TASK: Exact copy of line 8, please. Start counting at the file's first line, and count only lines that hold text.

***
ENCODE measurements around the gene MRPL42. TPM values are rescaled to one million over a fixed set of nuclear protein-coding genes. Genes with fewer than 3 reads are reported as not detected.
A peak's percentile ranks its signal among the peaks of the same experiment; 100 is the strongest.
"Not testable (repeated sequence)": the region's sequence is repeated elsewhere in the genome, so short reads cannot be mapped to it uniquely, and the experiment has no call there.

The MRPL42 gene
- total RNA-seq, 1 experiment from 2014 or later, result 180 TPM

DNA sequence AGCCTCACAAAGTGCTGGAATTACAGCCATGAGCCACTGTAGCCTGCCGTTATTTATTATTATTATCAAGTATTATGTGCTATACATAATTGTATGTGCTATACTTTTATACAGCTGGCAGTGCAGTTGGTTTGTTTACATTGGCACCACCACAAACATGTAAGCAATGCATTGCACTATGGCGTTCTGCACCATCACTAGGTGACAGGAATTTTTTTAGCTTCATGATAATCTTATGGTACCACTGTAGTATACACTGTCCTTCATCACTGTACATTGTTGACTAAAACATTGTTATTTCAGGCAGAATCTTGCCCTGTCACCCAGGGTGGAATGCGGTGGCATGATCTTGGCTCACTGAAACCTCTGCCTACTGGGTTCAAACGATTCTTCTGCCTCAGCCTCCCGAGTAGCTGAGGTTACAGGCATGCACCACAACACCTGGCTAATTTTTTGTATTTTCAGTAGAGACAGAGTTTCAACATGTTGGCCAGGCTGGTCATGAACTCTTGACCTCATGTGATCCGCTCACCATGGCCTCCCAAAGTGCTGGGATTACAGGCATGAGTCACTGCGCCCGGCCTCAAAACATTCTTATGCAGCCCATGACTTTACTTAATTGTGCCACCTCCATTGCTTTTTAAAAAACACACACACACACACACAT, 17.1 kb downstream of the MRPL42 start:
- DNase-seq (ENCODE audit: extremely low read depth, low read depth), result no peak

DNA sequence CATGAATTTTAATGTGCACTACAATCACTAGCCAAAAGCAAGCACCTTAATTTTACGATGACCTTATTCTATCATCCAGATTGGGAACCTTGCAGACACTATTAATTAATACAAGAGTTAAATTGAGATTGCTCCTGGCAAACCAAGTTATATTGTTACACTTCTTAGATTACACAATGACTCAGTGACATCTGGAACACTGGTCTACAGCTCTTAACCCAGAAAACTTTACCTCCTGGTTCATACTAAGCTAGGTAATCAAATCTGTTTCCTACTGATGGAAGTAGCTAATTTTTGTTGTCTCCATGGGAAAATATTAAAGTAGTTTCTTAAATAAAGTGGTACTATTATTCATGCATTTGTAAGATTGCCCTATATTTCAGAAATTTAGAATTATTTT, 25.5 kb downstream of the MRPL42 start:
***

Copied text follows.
DNA sequence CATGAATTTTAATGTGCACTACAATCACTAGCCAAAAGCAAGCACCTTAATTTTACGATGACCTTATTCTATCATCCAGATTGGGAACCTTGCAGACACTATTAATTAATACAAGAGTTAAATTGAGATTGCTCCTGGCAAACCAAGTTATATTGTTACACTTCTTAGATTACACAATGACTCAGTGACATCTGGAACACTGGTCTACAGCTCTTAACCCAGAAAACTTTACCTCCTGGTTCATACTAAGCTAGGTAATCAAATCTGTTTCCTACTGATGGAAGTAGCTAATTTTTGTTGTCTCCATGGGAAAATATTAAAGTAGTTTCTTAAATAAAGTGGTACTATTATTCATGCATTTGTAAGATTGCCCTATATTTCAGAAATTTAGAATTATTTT, 25.5 kb downstream of the MRPL42 start: